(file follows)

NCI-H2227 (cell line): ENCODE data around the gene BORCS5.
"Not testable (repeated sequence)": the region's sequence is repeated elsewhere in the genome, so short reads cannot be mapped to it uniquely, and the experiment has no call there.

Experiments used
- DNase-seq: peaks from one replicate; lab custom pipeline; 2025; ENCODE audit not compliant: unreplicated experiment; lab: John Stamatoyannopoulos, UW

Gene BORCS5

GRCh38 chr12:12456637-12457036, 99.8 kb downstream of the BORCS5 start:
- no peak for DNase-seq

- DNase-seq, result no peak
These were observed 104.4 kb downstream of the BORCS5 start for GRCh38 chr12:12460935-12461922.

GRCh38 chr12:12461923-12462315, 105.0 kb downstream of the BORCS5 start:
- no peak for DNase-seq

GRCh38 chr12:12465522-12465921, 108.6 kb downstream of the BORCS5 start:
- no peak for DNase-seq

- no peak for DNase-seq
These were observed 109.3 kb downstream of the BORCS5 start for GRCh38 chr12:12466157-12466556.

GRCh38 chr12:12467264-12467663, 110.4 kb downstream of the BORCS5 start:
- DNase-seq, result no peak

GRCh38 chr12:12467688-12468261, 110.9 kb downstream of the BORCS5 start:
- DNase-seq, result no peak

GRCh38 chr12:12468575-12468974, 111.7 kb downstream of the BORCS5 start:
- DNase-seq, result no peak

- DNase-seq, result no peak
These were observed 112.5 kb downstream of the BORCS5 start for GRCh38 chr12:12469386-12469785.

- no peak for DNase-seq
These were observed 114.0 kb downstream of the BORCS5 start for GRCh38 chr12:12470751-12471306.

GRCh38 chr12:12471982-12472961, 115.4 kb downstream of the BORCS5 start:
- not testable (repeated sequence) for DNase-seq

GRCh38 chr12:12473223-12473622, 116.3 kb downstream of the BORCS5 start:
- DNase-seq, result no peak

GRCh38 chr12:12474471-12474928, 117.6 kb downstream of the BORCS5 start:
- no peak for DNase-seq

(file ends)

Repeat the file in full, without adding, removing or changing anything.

NCI-H2227 (cell line): ENCODE data around the gene BORCS5.
"Not testable (repeated sequence)": the region's sequence is repeated elsewhere in the genome, so short reads cannot be mapped to it uniquely, and the experiment has no call there.

Experiments used
- DNase-seq: peaks from one replicate; lab custom pipeline; 2025; ENCODE audit not compliant: unreplicated experiment; lab: John Stamatoyannopoulos, UW

Gene BORCS5

GRCh38 chr12:12456637-12457036, 99.8 kb downstream of the BORCS5 start:
- no peak for DNase-seq

- DNase-seq, result no peak
These were observed 104.4 kb downstream of the BORCS5 start for GRCh38 chr12:12460935-12461922.

GRCh38 chr12:12461923-12462315, 105.0 kb downstream of the BORCS5 start:
- no peak for DNase-seq

GRCh38 chr12:12465522-12465921, 108.6 kb downstream of the BORCS5 start:
- no peak for DNase-seq

- no peak for DNase-seq
These were observed 109.3 kb downstream of the BORCS5 start for GRCh38 chr12:12466157-12466556.

GRCh38 chr12:12467264-12467663, 110.4 kb downstream of the BORCS5 start:
- DNase-seq, result no peak

GRCh38 chr12:12467688-12468261, 110.9 kb downstream of the BORCS5 start:
- DNase-seq, result no peak

GRCh38 chr12:12468575-12468974, 111.7 kb downstream of the BORCS5 start:
- DNase-seq, result no peak

- DNase-seq, result no peak
These were observed 112.5 kb downstream of the BORCS5 start for GRCh38 chr12:12469386-12469785.

- no peak for DNase-seq
These were observed 114.0 kb downstream of the BORCS5 start for GRCh38 chr12:12470751-12471306.

GRCh38 chr12:12471982-12472961, 115.4 kb downstream of the BORCS5 start:
- not testable (repeated sequence) for DNase-seq

GRCh38 chr12:12473223-12473622, 116.3 kb downstream of the BORCS5 start:
- DNase-seq, result no peak

GRCh38 chr12:12474471-12474928, 117.6 kb downstream of the BORCS5 start:
- no peak for DNase-seq